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Climate change, science and COP26: have your say

Students hold up a climate protest banner during a rally in Athens

Climate activists will travel to the COP26 summit, to be held in Glasgow, Scotland, in November.Credit: Petros Giannakouris/AP/Shutterstock

It’s been more than three decades since the United Nations’ Intergovernmental Panel on Climate Change (IPCC) issued its first findings about global warming, and six years since world leaders signed the Paris agreement, committing 196 governments to fighting climate change. Now, after a one-year delay due to the COVID-19 pandemic, governments will meet once again to renew — and strengthen — their commitments to curb greenhouse-gas emissions. The meeting, to be held in Glasgow, Scotland, in November, comes during a year of record heatwaves and floods in various parts of the world. In its latest report on climate science, the IPCC warned that increasingly severe and destructive weather is just one of the many consequences if humanity fails to end its dependence on fossil fuels. The question now is whether governments will step up to the challenge.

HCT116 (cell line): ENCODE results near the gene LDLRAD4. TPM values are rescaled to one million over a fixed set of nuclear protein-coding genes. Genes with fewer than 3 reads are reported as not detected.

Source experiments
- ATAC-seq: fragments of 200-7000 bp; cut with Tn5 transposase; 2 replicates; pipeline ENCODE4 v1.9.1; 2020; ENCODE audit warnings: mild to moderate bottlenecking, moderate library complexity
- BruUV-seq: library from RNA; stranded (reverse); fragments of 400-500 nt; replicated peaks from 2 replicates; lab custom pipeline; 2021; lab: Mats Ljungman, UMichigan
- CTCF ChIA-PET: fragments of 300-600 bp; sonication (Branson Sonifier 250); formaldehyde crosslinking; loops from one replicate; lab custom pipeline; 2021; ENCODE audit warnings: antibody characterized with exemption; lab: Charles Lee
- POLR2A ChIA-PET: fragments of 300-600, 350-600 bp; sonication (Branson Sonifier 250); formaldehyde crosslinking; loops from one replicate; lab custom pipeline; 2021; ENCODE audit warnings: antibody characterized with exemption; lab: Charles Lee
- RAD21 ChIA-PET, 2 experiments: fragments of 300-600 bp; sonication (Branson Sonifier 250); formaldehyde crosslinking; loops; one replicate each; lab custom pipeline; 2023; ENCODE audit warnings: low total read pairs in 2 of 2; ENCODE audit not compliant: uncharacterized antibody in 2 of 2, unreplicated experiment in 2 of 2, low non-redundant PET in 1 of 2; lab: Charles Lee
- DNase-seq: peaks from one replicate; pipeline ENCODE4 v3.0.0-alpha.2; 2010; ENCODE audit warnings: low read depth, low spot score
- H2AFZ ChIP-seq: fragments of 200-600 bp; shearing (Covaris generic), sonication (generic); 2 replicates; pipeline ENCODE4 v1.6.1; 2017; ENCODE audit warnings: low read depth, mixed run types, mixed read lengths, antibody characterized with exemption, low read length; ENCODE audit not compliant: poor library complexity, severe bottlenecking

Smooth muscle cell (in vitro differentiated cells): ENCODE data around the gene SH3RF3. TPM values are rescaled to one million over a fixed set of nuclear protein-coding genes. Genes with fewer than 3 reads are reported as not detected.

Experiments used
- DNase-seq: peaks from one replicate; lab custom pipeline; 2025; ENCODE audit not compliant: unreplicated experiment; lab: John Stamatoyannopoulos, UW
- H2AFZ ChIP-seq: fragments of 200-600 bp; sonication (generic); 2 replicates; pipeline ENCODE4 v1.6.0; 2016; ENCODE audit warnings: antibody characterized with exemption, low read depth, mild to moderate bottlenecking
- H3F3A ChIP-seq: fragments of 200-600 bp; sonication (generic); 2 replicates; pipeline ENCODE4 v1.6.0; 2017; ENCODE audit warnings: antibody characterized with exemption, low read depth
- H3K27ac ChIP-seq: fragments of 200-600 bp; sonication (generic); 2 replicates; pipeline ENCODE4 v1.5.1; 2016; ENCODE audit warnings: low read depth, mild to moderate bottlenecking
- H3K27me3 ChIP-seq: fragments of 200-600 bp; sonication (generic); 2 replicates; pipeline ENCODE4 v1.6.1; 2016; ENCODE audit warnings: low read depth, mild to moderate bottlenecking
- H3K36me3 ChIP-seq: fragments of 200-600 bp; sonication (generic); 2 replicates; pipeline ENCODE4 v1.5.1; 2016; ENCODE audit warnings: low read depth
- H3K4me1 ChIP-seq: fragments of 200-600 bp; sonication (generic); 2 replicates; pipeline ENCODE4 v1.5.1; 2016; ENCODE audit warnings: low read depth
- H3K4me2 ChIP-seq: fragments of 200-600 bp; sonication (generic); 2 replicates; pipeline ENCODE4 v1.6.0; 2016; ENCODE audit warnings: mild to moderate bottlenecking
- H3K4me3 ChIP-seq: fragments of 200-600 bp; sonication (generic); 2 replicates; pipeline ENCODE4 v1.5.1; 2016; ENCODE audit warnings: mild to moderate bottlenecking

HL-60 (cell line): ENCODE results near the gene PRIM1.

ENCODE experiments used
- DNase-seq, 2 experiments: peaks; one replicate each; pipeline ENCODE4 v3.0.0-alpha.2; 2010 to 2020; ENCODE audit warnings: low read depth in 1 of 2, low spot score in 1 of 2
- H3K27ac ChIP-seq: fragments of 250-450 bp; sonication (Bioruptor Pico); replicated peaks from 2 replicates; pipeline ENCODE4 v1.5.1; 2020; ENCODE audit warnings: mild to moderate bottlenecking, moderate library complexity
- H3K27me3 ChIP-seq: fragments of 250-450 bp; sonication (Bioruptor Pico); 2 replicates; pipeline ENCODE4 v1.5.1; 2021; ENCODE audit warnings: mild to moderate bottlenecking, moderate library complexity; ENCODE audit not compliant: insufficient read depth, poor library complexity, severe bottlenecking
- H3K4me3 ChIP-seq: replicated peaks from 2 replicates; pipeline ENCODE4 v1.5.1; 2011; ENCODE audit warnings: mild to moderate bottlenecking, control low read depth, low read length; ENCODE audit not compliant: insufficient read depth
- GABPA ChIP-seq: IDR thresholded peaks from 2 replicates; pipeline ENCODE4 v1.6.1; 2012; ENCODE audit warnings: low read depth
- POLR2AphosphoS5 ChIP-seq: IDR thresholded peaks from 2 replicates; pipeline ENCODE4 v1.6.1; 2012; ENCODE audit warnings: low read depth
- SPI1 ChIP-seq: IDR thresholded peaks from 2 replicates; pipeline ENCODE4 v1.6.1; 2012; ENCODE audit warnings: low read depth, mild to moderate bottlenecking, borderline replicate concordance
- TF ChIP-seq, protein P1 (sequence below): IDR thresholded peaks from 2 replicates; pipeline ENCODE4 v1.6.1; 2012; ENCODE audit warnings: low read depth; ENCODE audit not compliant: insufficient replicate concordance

Nature is preparing to cover the 26th UN Climate Change Conference of the Parties (COP26). We would like to hear your views about climate change, the summit and how science plays into the political process. Your comments might feature in future stories or help us shape our coverage.

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